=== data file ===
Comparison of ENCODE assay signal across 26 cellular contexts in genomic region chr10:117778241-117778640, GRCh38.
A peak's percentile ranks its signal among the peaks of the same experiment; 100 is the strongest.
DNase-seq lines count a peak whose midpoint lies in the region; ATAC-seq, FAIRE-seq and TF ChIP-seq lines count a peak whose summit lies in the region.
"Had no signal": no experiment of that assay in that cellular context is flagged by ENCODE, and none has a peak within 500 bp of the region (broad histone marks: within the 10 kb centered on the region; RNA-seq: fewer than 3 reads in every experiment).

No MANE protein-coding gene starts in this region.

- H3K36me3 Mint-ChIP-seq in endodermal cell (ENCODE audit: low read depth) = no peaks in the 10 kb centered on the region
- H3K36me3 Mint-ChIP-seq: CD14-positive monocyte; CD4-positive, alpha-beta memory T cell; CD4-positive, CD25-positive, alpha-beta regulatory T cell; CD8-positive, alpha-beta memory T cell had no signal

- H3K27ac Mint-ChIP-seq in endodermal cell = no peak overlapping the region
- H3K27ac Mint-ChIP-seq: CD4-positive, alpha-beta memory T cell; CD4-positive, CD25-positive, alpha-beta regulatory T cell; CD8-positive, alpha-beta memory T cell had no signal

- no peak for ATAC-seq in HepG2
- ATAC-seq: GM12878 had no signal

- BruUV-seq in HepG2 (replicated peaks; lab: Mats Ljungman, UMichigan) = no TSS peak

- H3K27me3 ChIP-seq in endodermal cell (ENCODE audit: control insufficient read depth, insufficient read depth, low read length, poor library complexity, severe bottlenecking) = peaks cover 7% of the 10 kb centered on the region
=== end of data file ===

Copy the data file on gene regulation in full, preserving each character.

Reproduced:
Comparison of ENCODE assay signal across 26 cellular contexts in genomic region chr10:117778241-117778640, GRCh38.
A peak's percentile ranks its signal among the peaks of the same experiment; 100 is the strongest.
DNase-seq lines count a peak whose midpoint lies in the region; ATAC-seq, FAIRE-seq and TF ChIP-seq lines count a peak whose summit lies in the region.
"Had no signal": no experiment of that assay in that cellular context is flagged by ENCODE, and none has a peak within 500 bp of the region (broad histone marks: within the 10 kb centered on the region; RNA-seq: fewer than 3 reads in every experiment).

No MANE protein-coding gene starts in this region.

- H3K36me3 Mint-ChIP-seq in endodermal cell (ENCODE audit: low read depth) = no peaks in the 10 kb centered on the region
- H3K36me3 Mint-ChIP-seq: CD14-positive monocyte; CD4-positive, alpha-beta memory T cell; CD4-positive, CD25-positive, alpha-beta regulatory T cell; CD8-positive, alpha-beta memory T cell had no signal

- H3K27ac Mint-ChIP-seq in endodermal cell = no peak overlapping the region
- H3K27ac Mint-ChIP-seq: CD4-positive, alpha-beta memory T cell; CD4-positive, CD25-positive, alpha-beta regulatory T cell; CD8-positive, alpha-beta memory T cell had no signal

- no peak for ATAC-seq in HepG2
- ATAC-seq: GM12878 had no signal

- BruUV-seq in HepG2 (replicated peaks; lab: Mats Ljungman, UMichigan) = no TSS peak

- H3K27me3 ChIP-seq in endodermal cell (ENCODE audit: control insufficient read depth, insufficient read depth, low read length, poor library complexity, severe bottlenecking) = peaks cover 7% of the 10 kb centered on the region